For many tourists from Ho Chi Minh City and beyond, the Tram Chim National Park is an increasingly popular weekend getaway where they can go through melaleuca forests on boats, enjoy the fresh air and see birds sitting on treetops and meadows near lotus swamps.
Located in the Mekong Delta province of Dong Thap, Tram Chim (literally melaleuca (and) bird) is home to 231 species of birds, including 32 protected ones, like the famed sarus crane, cormorant, and darter.
Up to 60,000 birds, mostly waterfowl, live here in the peak rainy season from June through December, according to the World Wide Fund for Nature (WWF).
But Tram Chim wasn’t always home to such an abundant bird population.
The park, which spreads over an area of 7,300 hectares, or about 1 percent of the size of the once extensive wetland known as the Plain of Reeds, was established in 1998 by the Vietnamese government to preserve the eco-system of the Plain.
The move came as the rapidly burgeoning population in southern Vietnam was turning most of the Plain into rice fields.
The development also worsened climatic stresses in the low-lying Mekong Delta. Lengthier droughts during the dry season from January through May was making Tram Chim’s forests prone to fire.
Though trees and grasses then grew back rapidly, the park’s officials were held responsible for the fires, no matter what the cause was.
“I am the seventh director of this park,” Nguyen Van Hung says. “Former directors had to leave due to forest fires.”
To prevent the fires, a dyke system was elevated in 2001 to help the park store large quantities of water all year round.
But this policy was soon proven to negatively impact biodiversity in the park.
“The elevated dyke system split the ecosystem here and narrowed the biodiversity,” Hoang Viet, wetlands and climate change coordinator for WWF Vietnam, said, based on a joint study by his agency and the park.
“As a result, fewer sarus cranes came to the park.”
The study pointed out that the new dyke system hampered the migration of fish while high water levels killed off melaleuca trees and eleocharis – food for the sarus crane.
“In 2008 the WWF began to work with Tram Chim officials and scientists to devise a new water management plan that mimics the historical Mekong hydrological regime,” Viet said.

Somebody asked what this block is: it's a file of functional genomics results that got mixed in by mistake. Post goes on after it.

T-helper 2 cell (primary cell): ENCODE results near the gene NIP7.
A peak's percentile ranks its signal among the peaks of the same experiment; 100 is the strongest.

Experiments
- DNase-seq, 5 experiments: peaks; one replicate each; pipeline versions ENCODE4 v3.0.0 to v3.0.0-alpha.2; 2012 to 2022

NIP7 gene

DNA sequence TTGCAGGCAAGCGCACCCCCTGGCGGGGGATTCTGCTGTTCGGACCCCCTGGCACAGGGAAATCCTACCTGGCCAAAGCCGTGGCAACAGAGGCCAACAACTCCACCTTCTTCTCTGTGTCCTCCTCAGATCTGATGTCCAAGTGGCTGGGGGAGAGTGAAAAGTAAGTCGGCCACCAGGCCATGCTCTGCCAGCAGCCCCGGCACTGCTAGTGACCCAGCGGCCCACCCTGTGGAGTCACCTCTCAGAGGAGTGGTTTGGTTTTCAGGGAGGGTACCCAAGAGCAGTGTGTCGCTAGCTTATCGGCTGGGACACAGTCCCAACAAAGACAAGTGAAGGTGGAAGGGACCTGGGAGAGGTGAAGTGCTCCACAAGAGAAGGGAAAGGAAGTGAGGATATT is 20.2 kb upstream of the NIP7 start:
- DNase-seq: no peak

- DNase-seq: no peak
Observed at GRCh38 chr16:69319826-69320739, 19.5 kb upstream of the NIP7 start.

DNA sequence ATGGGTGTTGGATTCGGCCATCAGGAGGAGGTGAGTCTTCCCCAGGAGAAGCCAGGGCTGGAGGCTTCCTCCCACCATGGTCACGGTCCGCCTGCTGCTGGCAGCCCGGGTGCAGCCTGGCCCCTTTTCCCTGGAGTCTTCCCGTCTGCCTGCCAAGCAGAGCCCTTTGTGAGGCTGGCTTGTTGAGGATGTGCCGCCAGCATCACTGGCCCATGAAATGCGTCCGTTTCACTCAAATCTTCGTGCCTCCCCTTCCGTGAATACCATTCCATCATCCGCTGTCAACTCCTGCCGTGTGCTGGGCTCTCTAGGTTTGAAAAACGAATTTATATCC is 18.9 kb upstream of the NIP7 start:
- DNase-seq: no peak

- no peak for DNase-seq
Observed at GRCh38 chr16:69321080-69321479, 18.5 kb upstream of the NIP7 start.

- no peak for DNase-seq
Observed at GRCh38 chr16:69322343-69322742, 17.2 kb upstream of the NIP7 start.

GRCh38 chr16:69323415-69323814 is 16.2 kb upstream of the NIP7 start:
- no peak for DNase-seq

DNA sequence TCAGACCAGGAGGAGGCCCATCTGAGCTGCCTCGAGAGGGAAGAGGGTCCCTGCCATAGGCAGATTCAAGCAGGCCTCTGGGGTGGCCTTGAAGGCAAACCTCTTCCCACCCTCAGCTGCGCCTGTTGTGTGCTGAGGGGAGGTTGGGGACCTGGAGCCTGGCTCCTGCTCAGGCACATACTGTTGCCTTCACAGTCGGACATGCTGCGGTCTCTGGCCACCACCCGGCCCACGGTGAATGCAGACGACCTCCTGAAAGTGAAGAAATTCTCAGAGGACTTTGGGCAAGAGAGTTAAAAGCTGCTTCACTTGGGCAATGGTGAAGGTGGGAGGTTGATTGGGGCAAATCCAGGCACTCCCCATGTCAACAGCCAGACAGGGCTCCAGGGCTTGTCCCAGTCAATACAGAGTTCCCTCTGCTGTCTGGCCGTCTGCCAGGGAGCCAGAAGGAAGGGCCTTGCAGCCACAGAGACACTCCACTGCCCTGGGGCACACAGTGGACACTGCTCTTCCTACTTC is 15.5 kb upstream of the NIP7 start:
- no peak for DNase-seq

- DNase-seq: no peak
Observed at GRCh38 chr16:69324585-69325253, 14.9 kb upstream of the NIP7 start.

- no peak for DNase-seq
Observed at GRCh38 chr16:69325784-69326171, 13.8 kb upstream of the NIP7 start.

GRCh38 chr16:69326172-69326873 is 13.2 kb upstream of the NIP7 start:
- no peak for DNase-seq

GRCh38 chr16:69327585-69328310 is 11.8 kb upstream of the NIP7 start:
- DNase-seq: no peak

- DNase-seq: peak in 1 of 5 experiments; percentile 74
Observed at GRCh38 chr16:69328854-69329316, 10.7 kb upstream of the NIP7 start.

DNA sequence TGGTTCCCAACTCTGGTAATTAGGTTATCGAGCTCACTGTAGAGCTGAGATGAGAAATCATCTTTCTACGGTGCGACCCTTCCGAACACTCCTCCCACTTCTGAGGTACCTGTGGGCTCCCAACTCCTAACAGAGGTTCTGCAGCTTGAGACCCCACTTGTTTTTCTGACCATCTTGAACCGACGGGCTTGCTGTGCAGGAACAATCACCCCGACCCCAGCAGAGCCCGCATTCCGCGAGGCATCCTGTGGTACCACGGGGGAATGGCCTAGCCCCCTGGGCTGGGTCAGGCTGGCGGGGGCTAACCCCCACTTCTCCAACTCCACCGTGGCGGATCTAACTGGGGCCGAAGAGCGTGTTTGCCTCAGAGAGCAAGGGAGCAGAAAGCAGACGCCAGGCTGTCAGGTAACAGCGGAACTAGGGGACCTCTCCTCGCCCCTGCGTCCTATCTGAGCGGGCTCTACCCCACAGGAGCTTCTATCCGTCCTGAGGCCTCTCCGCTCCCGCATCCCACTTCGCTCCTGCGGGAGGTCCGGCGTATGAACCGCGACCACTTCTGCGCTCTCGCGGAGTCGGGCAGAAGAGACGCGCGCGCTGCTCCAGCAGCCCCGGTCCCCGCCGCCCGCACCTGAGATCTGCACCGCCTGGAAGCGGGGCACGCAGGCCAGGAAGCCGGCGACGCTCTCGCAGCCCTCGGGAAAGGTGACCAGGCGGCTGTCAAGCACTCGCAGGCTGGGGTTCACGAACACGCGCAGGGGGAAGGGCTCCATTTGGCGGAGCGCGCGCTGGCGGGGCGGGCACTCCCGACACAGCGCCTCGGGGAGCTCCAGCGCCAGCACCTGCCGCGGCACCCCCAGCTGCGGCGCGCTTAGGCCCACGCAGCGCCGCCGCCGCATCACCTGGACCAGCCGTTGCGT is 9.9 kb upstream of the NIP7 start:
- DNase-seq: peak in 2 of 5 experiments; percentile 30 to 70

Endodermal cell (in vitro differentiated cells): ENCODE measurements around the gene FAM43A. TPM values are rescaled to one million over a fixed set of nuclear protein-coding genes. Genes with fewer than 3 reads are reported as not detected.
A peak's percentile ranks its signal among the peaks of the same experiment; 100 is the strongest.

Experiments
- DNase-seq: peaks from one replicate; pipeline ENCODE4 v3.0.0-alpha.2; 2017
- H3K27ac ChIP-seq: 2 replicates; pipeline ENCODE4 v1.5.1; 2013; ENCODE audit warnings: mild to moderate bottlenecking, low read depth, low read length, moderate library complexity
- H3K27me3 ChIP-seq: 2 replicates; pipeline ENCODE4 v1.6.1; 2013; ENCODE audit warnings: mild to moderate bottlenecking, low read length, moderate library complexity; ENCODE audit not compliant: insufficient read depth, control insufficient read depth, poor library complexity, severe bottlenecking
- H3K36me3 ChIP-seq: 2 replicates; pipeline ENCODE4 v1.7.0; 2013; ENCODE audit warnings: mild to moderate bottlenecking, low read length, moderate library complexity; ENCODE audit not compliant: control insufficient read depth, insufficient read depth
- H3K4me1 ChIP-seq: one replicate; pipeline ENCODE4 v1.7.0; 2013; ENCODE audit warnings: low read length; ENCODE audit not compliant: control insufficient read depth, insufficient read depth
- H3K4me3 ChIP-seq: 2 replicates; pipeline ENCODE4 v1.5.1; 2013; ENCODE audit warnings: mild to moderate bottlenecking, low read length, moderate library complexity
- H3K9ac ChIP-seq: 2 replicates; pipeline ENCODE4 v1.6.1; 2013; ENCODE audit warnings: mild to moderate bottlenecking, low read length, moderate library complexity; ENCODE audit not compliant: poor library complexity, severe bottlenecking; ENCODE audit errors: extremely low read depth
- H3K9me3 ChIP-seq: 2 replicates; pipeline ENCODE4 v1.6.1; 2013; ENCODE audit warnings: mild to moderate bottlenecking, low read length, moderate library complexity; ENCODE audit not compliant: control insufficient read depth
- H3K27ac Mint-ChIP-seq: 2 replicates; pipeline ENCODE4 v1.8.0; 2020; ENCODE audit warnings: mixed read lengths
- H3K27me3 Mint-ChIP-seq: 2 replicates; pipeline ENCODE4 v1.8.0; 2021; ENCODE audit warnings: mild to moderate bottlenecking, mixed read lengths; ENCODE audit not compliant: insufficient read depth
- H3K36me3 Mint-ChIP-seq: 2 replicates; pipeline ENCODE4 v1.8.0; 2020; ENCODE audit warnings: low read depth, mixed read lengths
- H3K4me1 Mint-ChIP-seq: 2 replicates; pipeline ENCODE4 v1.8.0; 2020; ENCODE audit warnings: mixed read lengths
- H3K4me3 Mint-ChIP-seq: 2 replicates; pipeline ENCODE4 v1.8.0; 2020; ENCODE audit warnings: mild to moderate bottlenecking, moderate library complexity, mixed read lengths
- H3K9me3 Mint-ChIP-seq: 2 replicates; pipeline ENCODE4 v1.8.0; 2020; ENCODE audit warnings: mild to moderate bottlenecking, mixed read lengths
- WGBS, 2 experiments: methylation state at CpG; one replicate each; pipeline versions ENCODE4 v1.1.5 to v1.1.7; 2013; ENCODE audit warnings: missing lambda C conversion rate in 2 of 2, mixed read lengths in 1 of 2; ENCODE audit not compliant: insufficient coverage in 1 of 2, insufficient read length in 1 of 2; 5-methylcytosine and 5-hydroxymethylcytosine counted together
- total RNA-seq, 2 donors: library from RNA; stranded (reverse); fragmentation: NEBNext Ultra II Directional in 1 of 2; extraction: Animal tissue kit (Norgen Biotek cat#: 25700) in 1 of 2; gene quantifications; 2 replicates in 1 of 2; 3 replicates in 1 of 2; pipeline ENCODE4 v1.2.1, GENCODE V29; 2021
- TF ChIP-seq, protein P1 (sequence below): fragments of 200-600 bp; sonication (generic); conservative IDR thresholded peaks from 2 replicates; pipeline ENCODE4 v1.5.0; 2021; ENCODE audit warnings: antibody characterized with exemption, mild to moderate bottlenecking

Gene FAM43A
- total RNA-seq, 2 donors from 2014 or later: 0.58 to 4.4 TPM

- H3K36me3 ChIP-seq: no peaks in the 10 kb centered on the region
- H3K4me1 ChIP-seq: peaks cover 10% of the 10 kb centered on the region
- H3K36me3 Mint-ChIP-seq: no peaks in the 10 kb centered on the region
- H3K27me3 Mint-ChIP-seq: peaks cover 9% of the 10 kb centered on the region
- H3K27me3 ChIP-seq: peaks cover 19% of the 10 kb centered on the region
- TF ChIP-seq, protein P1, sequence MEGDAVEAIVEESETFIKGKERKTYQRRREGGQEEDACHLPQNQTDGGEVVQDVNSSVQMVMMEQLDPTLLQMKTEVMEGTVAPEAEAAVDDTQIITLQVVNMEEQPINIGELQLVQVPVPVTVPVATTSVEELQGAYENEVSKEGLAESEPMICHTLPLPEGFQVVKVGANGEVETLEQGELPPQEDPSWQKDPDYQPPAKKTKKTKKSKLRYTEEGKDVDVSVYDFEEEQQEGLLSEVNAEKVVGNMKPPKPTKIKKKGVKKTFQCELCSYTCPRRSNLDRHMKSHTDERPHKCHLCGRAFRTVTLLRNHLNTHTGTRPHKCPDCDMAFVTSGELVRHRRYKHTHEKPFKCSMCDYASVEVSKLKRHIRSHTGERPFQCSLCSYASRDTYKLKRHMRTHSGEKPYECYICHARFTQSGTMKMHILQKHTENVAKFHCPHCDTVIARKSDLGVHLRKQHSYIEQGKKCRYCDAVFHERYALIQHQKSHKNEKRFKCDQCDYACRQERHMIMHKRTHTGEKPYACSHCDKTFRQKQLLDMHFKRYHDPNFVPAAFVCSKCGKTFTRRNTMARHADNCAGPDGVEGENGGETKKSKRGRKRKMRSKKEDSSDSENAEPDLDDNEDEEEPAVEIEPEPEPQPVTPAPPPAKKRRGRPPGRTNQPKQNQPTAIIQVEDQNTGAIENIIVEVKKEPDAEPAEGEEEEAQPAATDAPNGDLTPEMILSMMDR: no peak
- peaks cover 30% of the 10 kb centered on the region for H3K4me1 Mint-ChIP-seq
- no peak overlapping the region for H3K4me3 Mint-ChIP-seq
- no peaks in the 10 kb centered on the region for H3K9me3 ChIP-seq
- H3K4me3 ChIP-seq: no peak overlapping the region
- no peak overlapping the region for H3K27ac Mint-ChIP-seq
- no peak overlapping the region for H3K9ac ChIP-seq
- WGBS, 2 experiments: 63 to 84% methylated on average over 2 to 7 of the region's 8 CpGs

Under this plan, which was a highlight of a US$195,000 project from 2008 to 2011 funded by the Coca-Cola Company to restore the habitat in Tram Chim, parts of the dyke system were lowered and water levels were monitored more closely to make water flows more natural.
“Vietnamese law doesn’t accept forest fires,” Hung, the park’s director, told the media in late February.
“But for the ecosystem of the wetland, fires don’t mean destroying everything. Indeed, after fires, some plants including eleocharis grow even better. Thus, to restore the habitat, please don’t conclude that Tram Chim (management board) is guilty if fires happen.
“We even asked the local government to allow us to burn some grass fields at certain periods and they accepted.”
In late 2013 the WWF, with funds from Coca-Cola, launched the second phase of the restoration project. In this phase, which cost $180,000, the environmental group continued to assist the park management to monitor the hydrological regime.
“Besides, we continued to let poor surrounding residents fish in limited amounts in the park and provide tourism services to improve their incomes,” Viet said.
And more birds are coming to Tram Chim.
“The number of birds living in the park during the rainy season increased from 20,000 in 2008-09 to 50,000-60,000 last year,” Viet said.
Though their numbers are still low, the elegant, red-headed sarus cranes began to return.
A joint study by Tram Chim and the WWF showed 21 cranes came to the park last year, compared with 13 in 2013.
The number of visitors is also on the rise, especially since Tram Chim entered the Ramsar list as a “wetland of international importance” in 2012.
Ramsar, an international treaty named after the city in Iran where the convention was signed in 1971, is used to honor wetlands that have maintained their ecological character through sustainable management.
Tram Chim received 60,000 visitors last year, much higher than the 9,000 in 2011.
The park management plans to offer new services like cycling and electric car tours in the near future in addition to existing ones like sightseeing tours by boat, trekking, rice harvesting, fishing, food, and accommodation.
Hung said the local government has agreed to provide VND5.5 billion ($258,000) to buy new solar or battery-powered boats to replace the current diesel ones, which are too loud and startle the birds.
Many residents in the surrounding areas are joining as boat pilots or tour guides, but Dr Vu Ngoc Long, director of the Southern Institute of Ecology, is not satisfied.
“The community here should be helped to provide tourism services that promote local culture such as homestay, local cuisine and handicrafts. This would also help locals improve their incomes,” he said.
While appreciating the WWF project’s results, Long recommended devising a more efficient water management plan to restore eleocharis fields in the park, thus attracting more sarus cranes.
“The number of sarus cranes coming to the park is still very low, compared with more than 300 in Cambodia’s Anlong Pring,” he said.
HOW TO GET THERE
Tram Chim National Park
Address: Tram Chim Town, Tam Nong District, Dong Thap Province, around 150 kilometers from Ho Chi Minh City.
Tel: 067.3827 307
For direct buses from Ho Chi Minh City to Tram Chim park, visitors can call Hung Cuong Transportation Co. at 08.3955 6844. For the return leg, they can call the same company at 067.3829.468.
Or tourists can take a bus from Mien Tay Bus Station in HCMC to Cao Lanh Town in Dong Thap Province. From Cao Lanh, take another bus to go another 38 kilometers to reach Tram Chim park.